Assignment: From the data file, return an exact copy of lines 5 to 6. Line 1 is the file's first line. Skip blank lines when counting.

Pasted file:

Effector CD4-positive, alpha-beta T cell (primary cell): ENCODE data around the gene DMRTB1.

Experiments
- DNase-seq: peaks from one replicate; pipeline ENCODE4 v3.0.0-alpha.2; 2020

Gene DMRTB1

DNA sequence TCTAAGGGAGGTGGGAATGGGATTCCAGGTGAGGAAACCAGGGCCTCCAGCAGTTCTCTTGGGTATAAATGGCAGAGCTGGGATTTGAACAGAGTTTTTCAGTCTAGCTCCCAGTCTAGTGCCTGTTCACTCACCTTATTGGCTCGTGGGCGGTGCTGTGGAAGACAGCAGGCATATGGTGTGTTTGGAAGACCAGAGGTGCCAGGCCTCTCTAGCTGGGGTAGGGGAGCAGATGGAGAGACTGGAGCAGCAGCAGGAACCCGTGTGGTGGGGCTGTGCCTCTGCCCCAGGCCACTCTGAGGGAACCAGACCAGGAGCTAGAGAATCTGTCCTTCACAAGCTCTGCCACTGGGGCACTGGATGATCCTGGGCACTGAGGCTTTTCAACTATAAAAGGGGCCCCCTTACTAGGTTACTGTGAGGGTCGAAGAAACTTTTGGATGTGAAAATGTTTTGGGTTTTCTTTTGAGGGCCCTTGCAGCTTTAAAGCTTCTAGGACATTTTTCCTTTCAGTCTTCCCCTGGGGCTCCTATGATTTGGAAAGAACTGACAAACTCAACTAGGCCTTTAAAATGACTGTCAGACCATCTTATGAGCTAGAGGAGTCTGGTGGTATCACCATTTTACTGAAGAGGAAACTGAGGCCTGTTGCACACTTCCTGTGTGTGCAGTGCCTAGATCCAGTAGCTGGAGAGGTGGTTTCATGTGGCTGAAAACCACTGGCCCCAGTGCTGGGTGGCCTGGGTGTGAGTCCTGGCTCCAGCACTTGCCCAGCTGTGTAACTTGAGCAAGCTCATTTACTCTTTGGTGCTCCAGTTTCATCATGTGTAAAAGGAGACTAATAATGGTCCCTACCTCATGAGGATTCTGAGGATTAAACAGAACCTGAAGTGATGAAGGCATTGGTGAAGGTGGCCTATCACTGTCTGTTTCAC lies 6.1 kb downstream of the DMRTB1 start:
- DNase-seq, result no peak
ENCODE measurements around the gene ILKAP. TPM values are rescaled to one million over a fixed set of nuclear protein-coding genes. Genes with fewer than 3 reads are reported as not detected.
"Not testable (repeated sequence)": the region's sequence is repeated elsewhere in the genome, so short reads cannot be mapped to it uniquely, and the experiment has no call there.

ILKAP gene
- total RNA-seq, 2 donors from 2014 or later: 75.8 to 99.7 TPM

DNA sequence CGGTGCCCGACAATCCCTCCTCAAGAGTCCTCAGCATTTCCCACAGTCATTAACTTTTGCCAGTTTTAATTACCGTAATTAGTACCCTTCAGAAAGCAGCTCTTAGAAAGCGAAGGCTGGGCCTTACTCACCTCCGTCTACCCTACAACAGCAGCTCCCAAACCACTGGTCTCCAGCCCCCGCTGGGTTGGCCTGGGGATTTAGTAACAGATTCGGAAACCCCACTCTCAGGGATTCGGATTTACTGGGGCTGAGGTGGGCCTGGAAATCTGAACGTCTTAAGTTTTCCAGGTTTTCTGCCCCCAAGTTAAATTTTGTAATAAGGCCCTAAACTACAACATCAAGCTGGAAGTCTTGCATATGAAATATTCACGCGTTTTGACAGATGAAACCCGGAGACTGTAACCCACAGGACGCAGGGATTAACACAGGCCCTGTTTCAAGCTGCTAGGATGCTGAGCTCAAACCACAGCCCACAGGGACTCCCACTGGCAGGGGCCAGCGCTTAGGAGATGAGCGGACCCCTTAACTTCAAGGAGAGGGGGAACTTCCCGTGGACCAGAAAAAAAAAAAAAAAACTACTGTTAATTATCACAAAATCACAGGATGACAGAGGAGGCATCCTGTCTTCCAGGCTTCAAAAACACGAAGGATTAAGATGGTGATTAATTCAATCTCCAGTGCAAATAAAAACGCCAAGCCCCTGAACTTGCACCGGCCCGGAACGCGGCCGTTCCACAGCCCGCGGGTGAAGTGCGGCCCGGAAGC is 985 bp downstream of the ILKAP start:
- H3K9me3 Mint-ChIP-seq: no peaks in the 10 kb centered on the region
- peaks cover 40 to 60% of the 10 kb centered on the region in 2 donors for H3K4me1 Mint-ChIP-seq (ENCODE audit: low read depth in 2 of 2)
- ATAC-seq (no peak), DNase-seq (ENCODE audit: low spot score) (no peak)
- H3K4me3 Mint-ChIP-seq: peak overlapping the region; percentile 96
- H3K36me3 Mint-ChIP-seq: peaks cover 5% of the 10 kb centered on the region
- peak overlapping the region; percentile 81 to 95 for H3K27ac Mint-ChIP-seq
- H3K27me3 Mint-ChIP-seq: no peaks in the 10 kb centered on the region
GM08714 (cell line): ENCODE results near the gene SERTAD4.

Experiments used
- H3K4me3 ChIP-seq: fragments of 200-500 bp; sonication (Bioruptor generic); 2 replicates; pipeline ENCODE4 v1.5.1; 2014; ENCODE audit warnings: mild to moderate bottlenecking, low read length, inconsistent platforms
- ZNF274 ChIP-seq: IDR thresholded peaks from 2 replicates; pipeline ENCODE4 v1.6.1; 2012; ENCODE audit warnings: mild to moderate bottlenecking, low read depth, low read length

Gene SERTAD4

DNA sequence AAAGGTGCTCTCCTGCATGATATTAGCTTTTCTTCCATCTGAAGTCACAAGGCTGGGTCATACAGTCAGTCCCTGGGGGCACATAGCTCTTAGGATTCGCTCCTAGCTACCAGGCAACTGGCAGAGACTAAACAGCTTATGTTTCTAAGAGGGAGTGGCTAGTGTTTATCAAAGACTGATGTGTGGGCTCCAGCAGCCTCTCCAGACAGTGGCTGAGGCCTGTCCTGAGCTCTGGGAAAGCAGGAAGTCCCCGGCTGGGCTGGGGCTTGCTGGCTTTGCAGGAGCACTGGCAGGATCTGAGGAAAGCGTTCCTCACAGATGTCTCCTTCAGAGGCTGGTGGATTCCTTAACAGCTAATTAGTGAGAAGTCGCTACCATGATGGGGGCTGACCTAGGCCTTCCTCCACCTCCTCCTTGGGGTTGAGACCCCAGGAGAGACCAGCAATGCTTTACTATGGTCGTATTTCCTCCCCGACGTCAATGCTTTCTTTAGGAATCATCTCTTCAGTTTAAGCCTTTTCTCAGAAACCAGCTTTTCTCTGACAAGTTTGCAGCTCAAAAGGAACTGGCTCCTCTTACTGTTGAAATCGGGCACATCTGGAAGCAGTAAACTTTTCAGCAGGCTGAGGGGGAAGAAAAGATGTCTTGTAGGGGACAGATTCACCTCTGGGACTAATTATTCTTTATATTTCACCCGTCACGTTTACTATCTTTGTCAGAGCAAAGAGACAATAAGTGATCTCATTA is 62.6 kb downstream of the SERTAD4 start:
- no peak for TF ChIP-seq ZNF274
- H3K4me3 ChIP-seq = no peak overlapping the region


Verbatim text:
DNA sequence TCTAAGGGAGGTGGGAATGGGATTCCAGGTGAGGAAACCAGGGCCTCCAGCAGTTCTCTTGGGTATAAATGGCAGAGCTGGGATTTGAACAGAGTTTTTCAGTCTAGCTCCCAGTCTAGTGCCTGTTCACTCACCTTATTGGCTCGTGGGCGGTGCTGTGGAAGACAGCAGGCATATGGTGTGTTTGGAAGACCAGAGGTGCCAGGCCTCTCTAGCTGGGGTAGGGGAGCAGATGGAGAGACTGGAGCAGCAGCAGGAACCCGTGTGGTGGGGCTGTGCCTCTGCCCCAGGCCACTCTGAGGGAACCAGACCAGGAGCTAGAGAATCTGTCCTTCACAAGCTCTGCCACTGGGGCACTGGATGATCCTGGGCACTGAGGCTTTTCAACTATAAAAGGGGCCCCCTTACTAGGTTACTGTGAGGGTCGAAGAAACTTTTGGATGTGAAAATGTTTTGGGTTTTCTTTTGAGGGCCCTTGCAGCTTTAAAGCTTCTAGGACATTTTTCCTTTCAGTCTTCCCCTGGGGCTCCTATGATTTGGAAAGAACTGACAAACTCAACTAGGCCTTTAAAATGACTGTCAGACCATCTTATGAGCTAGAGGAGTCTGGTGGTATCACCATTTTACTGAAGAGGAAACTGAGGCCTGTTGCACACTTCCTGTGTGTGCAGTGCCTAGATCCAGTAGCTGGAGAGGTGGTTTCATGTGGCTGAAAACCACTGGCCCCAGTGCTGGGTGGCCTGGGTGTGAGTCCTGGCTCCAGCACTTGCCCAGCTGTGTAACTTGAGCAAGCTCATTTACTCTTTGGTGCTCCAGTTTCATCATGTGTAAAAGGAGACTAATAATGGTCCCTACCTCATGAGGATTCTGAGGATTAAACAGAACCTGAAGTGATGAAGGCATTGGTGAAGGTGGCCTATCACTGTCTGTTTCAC lies 6.1 kb downstream of the DMRTB1 start:
- DNase-seq, result no peak